Jeff is the classical nerd, a linguistic nerd: he loves to read, he likes books and musics, he is a good student, but all in all he is a pretty ordinary boy. Then all of sudden his life changes: he is asked to tutor in English another student, Brett, the football star of his high school. Jeff is almost blackmailed in doing so from the Physical Education teacher, who clearly tells him that, if he doesn't help Brett, he will not pass his class, and Jeff can't have it, since he needs all good grades to obtain a future full scholarship at College. What the PE teacher doesn't know, is that probably Jeff would have helped Brett anyway, since he has a crush on the other boy. Actually Jeff is not aware of the real nature of his feelings for Brett since in the small town where he lives, there is not hint of such a thing like gay or lesbian.

And now we arrived to the other interesting side of the book, the setting: the novel is set at the beginning of the '80 in a small town USA, this means before AIDS and probably before the rekindling of a string of bashing crimes in the USA. The author clearly stated that he chose to set the story in a ante-AIDS era to not focus on this aspect, Jeff and Brett's trouble are just enough without adding to them also the AIDS plague. But in a way, AIDS also unblocked the conscience of a lot of people, and also thier awareness that being different was not a condition so far from them. AIDS killed a lot of people and changed forever the life of the rest of them, but AIDS also revealed the biggest secret, that gay people are everywhere, even in the small town USA. Without this conscience, we can read of Jeff who, at 14 years old, is still not aware that the wet dreams he is having of Brett are due to his unrequited love for him. And when they fall in love, and it's real love, still Jeff tolerates that Brett treats him like a submissive, like if Brett was the man and Jeff the "fag"; I'm not saying that Brett doesn't love Jeff, but I'm saying that Brett has still big preconceptions on what is straight and what is gay, and those preconceptions can ruin their life.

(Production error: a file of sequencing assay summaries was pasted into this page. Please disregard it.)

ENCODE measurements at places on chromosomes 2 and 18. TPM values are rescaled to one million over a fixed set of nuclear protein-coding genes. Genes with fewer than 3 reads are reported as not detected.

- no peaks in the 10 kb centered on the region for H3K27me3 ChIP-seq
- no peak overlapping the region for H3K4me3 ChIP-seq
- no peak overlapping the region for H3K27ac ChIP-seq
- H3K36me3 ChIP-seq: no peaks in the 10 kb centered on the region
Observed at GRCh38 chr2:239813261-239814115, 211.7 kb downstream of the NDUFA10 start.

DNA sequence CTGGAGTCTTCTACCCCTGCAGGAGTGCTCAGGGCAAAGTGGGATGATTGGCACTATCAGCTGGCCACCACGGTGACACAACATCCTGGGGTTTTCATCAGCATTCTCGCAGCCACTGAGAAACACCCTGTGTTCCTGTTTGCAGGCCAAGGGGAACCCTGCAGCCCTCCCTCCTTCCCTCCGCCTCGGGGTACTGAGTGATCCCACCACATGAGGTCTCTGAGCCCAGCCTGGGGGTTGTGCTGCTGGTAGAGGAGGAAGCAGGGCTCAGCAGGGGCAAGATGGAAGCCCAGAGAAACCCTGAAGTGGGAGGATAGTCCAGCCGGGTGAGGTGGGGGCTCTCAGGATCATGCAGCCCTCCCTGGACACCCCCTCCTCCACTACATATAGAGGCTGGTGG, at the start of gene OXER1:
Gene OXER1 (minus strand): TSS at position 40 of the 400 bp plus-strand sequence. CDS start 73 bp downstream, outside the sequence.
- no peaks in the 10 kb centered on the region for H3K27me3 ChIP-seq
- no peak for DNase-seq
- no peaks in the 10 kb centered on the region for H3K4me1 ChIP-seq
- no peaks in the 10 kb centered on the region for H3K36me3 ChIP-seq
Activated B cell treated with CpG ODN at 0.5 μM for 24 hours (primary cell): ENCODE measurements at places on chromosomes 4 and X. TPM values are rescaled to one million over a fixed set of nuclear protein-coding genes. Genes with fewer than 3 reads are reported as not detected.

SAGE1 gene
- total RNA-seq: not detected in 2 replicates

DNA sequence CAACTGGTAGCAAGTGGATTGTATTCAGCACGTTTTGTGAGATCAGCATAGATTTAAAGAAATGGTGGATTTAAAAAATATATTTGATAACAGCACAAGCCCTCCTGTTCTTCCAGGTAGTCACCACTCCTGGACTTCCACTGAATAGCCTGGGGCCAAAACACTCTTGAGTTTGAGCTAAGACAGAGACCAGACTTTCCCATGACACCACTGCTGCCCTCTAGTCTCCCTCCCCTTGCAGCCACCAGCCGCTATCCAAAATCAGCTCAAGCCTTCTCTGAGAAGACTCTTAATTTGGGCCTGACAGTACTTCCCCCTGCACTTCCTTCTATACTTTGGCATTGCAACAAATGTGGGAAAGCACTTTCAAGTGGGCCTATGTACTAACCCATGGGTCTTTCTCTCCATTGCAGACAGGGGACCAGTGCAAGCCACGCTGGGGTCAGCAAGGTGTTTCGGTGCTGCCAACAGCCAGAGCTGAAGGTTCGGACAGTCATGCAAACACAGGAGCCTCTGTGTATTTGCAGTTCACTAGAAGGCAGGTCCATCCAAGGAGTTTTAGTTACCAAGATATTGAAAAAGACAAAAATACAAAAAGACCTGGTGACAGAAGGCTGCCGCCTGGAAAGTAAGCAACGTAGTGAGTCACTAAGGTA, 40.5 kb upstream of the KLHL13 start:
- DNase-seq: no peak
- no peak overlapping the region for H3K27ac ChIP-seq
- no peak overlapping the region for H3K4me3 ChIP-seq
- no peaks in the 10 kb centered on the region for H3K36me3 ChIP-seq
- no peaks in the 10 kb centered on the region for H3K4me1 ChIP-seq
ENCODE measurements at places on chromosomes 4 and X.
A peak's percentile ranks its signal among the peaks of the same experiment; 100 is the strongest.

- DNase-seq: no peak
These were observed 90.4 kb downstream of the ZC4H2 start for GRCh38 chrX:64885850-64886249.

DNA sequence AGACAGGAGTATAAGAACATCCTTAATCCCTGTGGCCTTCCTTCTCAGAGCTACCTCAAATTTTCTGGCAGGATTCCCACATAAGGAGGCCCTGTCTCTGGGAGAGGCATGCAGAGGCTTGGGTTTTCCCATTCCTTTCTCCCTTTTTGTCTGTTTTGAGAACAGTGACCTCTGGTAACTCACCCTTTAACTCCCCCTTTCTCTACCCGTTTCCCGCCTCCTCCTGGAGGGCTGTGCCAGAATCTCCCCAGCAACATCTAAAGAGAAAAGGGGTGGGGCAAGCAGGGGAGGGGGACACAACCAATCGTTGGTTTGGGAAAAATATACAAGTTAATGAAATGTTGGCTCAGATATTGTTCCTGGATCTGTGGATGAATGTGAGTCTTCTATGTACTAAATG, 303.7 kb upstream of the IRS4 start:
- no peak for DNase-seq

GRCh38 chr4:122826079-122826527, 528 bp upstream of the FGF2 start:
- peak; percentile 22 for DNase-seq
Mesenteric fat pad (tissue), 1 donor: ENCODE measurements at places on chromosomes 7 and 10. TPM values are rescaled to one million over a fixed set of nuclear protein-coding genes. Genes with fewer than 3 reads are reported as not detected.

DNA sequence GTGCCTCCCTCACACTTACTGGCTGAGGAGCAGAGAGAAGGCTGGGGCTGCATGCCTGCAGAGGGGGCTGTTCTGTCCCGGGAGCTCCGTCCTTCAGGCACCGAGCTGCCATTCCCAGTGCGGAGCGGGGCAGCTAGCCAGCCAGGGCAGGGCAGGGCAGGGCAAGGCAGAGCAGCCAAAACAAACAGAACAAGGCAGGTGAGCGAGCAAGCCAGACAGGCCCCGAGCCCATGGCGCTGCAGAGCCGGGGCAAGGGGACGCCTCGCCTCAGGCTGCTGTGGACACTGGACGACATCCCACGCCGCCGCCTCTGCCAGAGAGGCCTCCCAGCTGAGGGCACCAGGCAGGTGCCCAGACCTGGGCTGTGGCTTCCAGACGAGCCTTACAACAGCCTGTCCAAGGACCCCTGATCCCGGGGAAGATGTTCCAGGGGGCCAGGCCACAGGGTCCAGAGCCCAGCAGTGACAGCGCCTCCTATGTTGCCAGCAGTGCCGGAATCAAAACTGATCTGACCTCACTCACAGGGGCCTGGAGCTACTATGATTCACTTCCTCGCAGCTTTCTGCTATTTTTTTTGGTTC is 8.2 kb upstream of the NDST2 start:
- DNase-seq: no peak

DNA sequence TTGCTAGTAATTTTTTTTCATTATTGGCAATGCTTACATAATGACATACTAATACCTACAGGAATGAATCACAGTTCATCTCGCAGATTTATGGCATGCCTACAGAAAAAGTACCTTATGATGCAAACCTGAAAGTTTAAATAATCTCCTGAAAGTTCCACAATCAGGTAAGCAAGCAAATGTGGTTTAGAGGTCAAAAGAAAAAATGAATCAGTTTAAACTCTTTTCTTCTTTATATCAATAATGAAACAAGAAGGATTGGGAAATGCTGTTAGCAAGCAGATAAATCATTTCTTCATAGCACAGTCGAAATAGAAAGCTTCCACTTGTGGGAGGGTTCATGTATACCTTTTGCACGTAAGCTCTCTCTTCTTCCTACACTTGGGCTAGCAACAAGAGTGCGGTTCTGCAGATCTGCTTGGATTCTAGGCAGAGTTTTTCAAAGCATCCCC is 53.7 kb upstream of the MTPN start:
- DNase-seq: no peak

Where Jeff is an easy character to like, also since he has to go through a lot of sad things so soon in his life, Brett is a bit harder to love. But truth be told, I think he is coherent with himself; he is not a bad guy, but he is for sure a spoiled brat. He has always had an easy life, an only child of a wealthy family, and thanks to his body and his average mind, he would probably have had not any problem in excel in his life, if he chose to live forever in that small town USA. But Brett happens to be gay and being gay in the '80 and living in a small town was not a choice. On the other hand, Brett being gay doesn't immediately makes him a perfect poster boy for gay guys: he still remains a spoiled brat. He still remains the classical jock who likes to be worshiped by his fans and pointed out at school. It's not an easy choice to renounce to all of this in the name of love... and don't forget that we are talking of a 16 years old guy, someone who is still living with his parents and still dependent from them.

Brett's immaturity balanced the even too much maturity of Jeff, that sometime made me wonder if he was really a 14 years old boy. But it's not uncommon that a boy has to grew before his time facing such events, and Jeff went through all the range, from being bullied at school, to having trouble at home, and so on. There are very sad events in the book, but there is also hope in the end... this is not like those gay novels that, to be truth, has to be hard and without romance. Dumb Jock is a nice romance, in the style of Bobby Michaels, but maybe with a little less smelly sex.

Amazon: Dumb Jock

Reading List: list&view=elisa.rolle